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The "range" of the poems in Siby James' new collection, The Grand Piano Range, is political and personal as well as geographic. Many of the poems are grounded in the Pacific Northwest: Alaska, Oregon, and, most often, Washington where James has been a longtime resident. James is interested in the back roads, small towns, and good bars where a barmaid "shares Wild Turkey on the house" and a neighbor is the guy who takes your shift the night your baby's born.
But this range extends beyond the Pacific Northwest with poems powered by political investigations. They protest the loss of squatter's rights in Appalachia. They speak of both the exuberance of Pele, goddess of volcanoes in Hawaii, and the privations experienced by Chinese laborers there. They recount the disasters of the civil wars and US complicity in them that ravaged Central America in the 1980s. Closer to home, there are poems that confront the American gap between rich and poor.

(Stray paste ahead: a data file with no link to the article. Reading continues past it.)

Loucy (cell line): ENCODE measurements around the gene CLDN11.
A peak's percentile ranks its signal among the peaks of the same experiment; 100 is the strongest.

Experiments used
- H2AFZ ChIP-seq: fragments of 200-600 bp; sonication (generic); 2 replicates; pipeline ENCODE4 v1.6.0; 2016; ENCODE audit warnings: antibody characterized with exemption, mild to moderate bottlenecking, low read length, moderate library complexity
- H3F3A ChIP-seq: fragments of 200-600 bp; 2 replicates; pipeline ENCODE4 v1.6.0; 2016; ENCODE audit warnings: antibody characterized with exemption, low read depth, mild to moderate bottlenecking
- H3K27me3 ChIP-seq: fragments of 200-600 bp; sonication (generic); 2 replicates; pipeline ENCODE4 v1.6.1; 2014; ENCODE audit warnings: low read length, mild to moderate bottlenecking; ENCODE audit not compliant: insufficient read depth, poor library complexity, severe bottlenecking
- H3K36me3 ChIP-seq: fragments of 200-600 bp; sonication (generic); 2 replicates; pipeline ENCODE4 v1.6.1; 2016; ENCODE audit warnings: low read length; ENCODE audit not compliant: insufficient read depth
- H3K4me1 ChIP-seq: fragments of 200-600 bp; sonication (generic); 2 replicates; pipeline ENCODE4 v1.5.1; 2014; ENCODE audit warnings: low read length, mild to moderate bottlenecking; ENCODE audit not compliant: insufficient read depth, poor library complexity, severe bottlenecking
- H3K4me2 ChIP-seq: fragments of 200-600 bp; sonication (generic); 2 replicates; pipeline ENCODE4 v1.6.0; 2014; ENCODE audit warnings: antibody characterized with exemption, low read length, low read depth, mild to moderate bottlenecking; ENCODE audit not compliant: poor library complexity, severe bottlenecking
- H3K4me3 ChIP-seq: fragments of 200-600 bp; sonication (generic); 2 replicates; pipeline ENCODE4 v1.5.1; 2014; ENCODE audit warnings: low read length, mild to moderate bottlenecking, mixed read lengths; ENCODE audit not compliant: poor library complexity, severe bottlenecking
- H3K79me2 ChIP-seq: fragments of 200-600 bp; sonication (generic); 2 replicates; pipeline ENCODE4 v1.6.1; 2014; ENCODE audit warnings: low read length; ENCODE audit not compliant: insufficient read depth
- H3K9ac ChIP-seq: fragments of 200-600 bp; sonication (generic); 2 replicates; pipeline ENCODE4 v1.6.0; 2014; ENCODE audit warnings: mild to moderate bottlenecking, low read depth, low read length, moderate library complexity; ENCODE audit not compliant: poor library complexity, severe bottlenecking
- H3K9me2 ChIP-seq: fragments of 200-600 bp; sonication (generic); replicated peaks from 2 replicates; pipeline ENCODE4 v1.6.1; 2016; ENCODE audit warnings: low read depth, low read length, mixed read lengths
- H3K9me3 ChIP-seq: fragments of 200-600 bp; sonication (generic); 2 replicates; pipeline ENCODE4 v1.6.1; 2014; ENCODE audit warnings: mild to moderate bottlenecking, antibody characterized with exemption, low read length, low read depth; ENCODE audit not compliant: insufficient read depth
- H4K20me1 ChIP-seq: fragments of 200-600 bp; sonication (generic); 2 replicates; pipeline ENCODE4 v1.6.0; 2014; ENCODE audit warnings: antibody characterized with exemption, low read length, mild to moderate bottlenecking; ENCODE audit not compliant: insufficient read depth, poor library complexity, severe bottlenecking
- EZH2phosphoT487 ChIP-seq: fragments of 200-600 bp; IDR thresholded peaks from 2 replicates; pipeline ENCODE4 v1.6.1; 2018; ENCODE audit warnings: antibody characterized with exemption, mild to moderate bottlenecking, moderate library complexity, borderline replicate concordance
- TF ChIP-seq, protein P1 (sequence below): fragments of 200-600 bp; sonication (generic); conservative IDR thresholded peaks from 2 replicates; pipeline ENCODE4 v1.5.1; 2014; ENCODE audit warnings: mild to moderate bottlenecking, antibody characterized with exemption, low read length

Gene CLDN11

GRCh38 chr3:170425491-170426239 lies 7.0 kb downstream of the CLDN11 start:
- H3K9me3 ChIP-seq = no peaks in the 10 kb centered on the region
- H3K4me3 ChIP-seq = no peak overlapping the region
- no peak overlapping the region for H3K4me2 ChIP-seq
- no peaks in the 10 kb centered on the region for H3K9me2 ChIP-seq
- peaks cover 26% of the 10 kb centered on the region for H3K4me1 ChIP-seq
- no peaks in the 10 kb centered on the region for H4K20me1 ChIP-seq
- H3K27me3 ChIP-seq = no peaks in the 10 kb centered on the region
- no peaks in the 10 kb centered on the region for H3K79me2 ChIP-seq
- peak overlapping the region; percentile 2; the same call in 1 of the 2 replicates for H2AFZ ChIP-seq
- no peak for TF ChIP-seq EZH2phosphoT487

In this collection, the personal and the political clearly coincide. There are plenty of love poems here, but usually embedded in larger contexts. The invitation of "Going Places" includes tramps on a train; "Intersection" is the Platonic love of a Jewish tailor who wants to make a coat to protect his American clien from pain.
This collection provides both a lyric and a narrative account of the late 20th century from a specific American point of view.